High ImPACT for safe surgical deliveries in Western Kenya
Tabitha Osuo still remembers the feeling of helplessness as she stood and watched a newborn die and the mother suffer a ruptured uterus, just because an anesthetist was not available.
Today, this young nurse will no longer have to be helpless in such situations. Today, Tabitha has the knowledge and the skill to administer anesthesia. She and 6 other nurses are the first to graduate from the General Electric Foundation sponsored nurse anesthetists training program in Kijabe School of Nursing.
The 18-month long training is part of the Improving Preoperative and Anesthesia Care Training in Africa (ImPACT Africa) program which is a collaboration between Center for Public Health and Development, Kijabe School of Nursing, General Electric Foundation, and Assist International. It was developed to improve safe anesthesia and critical care in Western Kenya. One of the direct causes of maternal mortality in Kenya is limited access to timely and competent critical care.
Tabitha is thankful to the CPHD and GE Foundation’s ImPACT program for sponsoring her for the training.To her, this was a lifetime opportunity especially because of her experience in a maternity ward where many lives were lost due to lack of anesthesia expertise.
She feels that the hospital has enough modern equipment and the staff are always willing to teach and help. Also, the fact that it is a full time course, there is enough time for studying and for practical experience giving the students an edge to grasp all aspects of the training.
The program seeks to strengthen the capacity of health facilities in Western Kenya to provide quality surgical care by enhancing the resources available for anesthesia in terms of human resources and equipment. The establishment of the training program in Western Kenya not only increases the number of nurses trained in anesthesia but also provides increased access to these services. In addition, the students of the program are drawn from rural facilities that greatly require trained anesthetists. The second cohort of 15 nurses under the ImPACT Africa program has started training at Kijabe School of Nursing.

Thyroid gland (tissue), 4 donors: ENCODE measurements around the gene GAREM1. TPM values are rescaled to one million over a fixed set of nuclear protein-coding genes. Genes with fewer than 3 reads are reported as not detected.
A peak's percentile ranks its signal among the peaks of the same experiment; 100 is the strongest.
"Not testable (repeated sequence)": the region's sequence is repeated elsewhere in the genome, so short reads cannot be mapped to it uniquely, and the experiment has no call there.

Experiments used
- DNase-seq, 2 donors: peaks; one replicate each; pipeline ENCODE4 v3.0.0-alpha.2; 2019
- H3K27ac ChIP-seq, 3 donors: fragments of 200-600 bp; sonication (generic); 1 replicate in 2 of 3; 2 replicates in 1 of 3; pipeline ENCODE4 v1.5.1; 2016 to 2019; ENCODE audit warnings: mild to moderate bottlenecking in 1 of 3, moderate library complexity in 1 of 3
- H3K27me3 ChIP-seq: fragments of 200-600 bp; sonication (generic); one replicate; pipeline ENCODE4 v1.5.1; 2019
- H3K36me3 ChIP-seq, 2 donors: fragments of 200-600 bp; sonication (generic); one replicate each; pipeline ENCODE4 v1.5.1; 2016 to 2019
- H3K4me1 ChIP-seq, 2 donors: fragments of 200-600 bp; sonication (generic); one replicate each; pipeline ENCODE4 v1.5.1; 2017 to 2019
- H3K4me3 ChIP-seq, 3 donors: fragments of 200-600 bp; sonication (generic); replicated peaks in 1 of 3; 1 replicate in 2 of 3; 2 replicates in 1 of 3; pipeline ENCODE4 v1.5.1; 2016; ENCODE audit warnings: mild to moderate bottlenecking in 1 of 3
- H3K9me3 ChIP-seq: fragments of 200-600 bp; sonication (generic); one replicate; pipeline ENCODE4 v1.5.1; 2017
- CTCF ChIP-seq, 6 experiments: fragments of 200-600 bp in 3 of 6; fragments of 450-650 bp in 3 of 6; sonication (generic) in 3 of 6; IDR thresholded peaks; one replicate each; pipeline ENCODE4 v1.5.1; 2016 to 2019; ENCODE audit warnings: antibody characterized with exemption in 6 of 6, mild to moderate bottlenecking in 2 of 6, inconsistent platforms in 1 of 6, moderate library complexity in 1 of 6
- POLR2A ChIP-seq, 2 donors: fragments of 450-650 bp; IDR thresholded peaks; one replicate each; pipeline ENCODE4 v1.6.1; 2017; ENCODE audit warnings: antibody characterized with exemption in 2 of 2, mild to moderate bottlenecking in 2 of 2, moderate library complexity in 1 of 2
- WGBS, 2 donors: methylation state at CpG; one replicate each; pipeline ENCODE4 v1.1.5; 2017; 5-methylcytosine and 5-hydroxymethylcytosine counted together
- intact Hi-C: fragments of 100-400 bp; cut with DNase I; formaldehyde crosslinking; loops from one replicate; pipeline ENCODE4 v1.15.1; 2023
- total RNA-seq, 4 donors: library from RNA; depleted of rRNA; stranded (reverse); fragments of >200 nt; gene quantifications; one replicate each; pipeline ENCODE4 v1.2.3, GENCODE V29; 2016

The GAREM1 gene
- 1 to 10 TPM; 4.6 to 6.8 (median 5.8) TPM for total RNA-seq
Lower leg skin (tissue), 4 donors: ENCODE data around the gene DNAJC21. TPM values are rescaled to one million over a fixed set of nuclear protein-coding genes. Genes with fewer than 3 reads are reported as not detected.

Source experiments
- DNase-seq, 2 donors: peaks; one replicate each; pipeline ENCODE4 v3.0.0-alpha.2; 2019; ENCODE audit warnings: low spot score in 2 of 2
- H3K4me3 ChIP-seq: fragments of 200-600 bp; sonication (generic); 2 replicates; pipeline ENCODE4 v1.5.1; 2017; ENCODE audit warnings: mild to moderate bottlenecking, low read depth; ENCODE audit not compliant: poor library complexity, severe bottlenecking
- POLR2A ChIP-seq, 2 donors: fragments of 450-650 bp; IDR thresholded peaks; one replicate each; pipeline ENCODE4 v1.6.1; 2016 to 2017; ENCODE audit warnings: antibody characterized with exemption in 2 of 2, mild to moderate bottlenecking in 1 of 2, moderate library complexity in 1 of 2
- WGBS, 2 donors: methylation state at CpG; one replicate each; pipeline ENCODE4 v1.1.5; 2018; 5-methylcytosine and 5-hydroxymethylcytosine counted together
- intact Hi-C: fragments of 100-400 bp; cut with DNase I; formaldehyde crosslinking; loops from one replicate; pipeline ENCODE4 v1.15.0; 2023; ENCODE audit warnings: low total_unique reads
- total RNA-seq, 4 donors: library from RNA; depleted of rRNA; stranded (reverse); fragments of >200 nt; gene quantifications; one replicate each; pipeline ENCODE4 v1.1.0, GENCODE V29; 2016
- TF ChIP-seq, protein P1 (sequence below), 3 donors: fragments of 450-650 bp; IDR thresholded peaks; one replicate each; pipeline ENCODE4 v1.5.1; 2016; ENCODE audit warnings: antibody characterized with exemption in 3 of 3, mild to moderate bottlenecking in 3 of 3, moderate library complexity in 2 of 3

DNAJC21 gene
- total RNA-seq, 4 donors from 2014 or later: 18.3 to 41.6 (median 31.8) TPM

“We look forward to have this program adopted by the Kenya Medical Training College, who will admit their first class this year,” says Dr. Steve Adudans, Executive Director CPHD. “ImPACT Africa program is interesting because it is ensuring safe operative delivery. Looking at the maternal mortality rates of Western Kenya, there is need for safe and competent operative delivery in the region. ImPACT has helped set a standard of anesthetic care in the region and we have developed a capacity that will maintain this standard. CPHD’s commitment to helping achieve Millennium Development Goal four of reducing child mortality has been highly boosted by this program.
IMAGES: Tabitha Osuo (right), one of the 7 nurses to graduate from Kijabe School of Nursing in anesthesia training.